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First, Generally. . For the generall nature of believing, observe these propofiti:ons
Fiift, that believing is an assent to such matters as are known, orly by revelation from another; there are in the soul of man three qualities by which we came to finde out or perceive
First, one quality is Scientia, or knowledge, which is a firme assent unto a thing which may be evideoced to the understand. ing by solid demonstration of infallible principles, or else by the undeniable evidence of senc, and experience; as thus, that every natural body hath power to move, or that the Moon will suffer an Eclipse, or that che fire is naturally apt co ascend, and the wa. cer to moisten, &c.
Thele cbiogs have both a naturalf certainty and truch in them. felves, and there is an undoubeed evidence and certainty in the minde of the person, truly knowing chem; and fo certaine and full is the perswasion of the minde, about them, that chere is no scruple of doubt remaining to discuss, as any uncercainty whether the things be so or no.
Another is opinion, which is an iacvident evideot aliens, if I may fo phrase ir:My meaning is, che understanding doch so af. sent, and yield roibe things, as that get it fees fome contrary rcafon to fufpcct and question whether the thing be so er no; for as much as (in opinion ) the grounds are not fully evident to the mindc, bus they are only probable, and therefore the ar. sent by opinion, is but conje&tural. As, cake a man in a case of a scrupulous conscience, there is to cbat man fome evidence of argument which doch seem to warranc his adion or attempt, and yes that argumentis not to entirely convincing of his judge ment, but on che other side, there starts up a medium or argument, which renders the pradice probably finful; whereupon, if you come to demand of him; May you do such a thing? he answers, I do not certainly know (that is ) I am not entirely and absolutely resolved of it, yet I think I may, I think it is lawful; and this thinking (which is opinion ) is alwayes accompanied with some fear and suspicion; fo chat the minde is like a paire of Scales tottering and tilting to either side. Things are partly cleare, and partly obscure, partly, evident, aod partly inevidenc,
and therefore the affent of opinion is alwayes doubcful.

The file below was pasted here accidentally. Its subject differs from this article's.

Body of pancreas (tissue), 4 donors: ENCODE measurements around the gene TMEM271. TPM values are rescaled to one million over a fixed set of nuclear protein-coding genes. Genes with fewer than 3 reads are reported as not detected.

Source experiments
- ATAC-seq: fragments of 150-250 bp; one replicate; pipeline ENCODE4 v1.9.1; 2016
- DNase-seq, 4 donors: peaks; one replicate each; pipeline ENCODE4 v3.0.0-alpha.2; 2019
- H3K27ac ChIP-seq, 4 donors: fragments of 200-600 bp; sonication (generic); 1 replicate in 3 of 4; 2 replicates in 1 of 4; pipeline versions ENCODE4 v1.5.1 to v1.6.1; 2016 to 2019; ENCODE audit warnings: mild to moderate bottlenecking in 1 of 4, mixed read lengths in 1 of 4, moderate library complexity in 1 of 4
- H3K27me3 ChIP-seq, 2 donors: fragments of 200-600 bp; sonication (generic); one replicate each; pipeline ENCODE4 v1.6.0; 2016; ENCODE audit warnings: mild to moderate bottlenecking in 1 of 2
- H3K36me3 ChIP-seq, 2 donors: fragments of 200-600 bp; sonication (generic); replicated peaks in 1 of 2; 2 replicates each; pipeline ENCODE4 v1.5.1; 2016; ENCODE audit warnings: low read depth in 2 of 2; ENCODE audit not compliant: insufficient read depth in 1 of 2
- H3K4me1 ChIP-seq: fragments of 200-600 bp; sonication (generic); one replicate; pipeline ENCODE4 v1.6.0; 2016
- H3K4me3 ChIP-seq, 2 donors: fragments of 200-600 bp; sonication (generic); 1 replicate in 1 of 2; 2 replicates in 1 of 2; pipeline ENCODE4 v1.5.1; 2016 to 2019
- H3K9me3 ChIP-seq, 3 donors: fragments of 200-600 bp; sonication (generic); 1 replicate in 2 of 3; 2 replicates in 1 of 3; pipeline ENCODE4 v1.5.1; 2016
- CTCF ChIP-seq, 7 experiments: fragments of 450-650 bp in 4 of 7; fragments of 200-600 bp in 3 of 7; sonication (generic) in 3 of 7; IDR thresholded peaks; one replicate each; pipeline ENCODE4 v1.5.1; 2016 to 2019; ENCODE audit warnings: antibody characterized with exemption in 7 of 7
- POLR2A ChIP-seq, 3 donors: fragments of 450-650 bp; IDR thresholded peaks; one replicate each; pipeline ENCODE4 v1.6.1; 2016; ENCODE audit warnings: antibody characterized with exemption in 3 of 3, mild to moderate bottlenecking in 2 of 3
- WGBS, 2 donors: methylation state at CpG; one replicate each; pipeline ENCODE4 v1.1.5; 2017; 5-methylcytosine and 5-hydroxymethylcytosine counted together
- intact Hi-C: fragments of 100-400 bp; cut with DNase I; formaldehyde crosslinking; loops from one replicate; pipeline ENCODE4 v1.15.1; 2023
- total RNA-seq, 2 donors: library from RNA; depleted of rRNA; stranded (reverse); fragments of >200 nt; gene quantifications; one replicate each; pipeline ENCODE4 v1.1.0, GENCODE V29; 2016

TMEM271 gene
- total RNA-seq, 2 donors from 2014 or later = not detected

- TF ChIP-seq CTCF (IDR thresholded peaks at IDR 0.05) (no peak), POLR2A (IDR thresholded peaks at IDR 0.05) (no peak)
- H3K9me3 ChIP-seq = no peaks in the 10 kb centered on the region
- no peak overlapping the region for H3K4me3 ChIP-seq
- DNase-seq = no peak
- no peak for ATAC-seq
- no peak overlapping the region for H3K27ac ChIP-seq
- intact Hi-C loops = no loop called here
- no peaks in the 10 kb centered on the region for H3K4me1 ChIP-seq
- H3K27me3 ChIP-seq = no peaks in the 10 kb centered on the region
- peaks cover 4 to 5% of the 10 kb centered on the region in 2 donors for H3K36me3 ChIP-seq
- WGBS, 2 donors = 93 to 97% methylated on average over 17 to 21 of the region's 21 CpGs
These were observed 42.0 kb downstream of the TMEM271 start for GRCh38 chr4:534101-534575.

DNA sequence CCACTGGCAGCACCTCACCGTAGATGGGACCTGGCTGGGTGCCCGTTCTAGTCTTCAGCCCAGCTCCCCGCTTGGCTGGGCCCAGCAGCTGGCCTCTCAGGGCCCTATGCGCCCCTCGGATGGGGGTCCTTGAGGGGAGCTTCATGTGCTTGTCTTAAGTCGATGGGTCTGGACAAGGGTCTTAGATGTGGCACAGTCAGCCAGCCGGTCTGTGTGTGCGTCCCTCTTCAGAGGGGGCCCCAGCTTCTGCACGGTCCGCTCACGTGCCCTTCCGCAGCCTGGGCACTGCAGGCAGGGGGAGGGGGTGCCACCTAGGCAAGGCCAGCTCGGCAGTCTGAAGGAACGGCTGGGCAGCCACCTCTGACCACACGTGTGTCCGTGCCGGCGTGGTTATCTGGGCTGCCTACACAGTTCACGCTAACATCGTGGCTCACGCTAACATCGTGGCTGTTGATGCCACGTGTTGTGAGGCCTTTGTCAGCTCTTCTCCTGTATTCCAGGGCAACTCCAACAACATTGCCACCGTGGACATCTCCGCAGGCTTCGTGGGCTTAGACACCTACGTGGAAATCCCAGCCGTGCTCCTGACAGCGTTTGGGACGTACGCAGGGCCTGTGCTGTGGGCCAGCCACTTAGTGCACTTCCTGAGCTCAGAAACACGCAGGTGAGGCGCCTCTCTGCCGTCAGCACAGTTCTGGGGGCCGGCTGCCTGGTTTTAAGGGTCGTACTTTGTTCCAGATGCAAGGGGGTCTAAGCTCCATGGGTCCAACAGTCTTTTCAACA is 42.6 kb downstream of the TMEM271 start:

Another is beliefe, which is an assent unto things not from a. ny evidence of ebechings themselves, but only from the relacion, or testimony of another.
if I feel the fire to burne my hand, I do not call this a believing, but a sensitive knowing, if Abimaaz comes and cells David, tbar bis Son Absolom is banged and paine, though this be know. ledgin bim who saw it, yet it is belief in Divid, wbo did heare and credit the ridings; so that ( to be brief belief differs from: knowledge in this, thac knowledge depends on the evidence of things themselves; but belief, chough the things be certainly truc to which it doib assenc, yet ic assents unto them for the teftimomy of authority of him who relates and reports them. Though this be most true, Thac Jefus Cbrift was borne of the Virgin Mory,and that be is the Melfins and Saviour, yet I beleeve it.co be truc becaule God barbe given teftimony or report thereof in lois Word una Romi.
Again, Belief differs from opinion in this, that opinion is an indifferent, probable, bazarding, and difficultly inclinable affent, bus in believing the affent is forme, certaine and fixed especially where teftimony and authority is sufficient. :
Believing as it is restrained to a theological and divine confideration, that is ( in the generall) an asent of tbe foul to the truth, and goodnese, of all divine revelations upon divine teftimony.. Here much might be faid, as for instance.
First, that all divine revclations are the object of belief, as Supernaturally inspired. .
Secondly, chat the ground of believing them is Gods own: testimony. Faith hath sufficiene reason to believe all things there co be crue, in their relacion; because of his truch and authority. who doch say so ( viz.) God himfelf.
Thirdly, of the generall nature of believing; which is an assent unto all spoken by God as most true and credible.
Secondly, particularly, of justifying Faith, - Faith ( as you well know ) hath a double afpe&, one is to the whole revealed Word of God, another is to God in Cbritor to Jesús Christ..
I am not now to speak of it, as an eye which may see all coTours, but as an eye fixing ie self on lome singular and special objedt (vig, ) on Jesus Christ, in respect of whom it is called juftifying falch: The believing on whom may be thus - described.
T is a fingular Grace of God, whereby the heart and
will of a sensible finner, dorb lake and embrace 9 Jesus Christ in his person and offices, and dotb
wholly or only reft on him for pardon of fin, and e
ternal life. :: s : There are many things to be opened in this
description, forasmuch as all the force of true faith, cannot at once in a few short words be clearly express ked.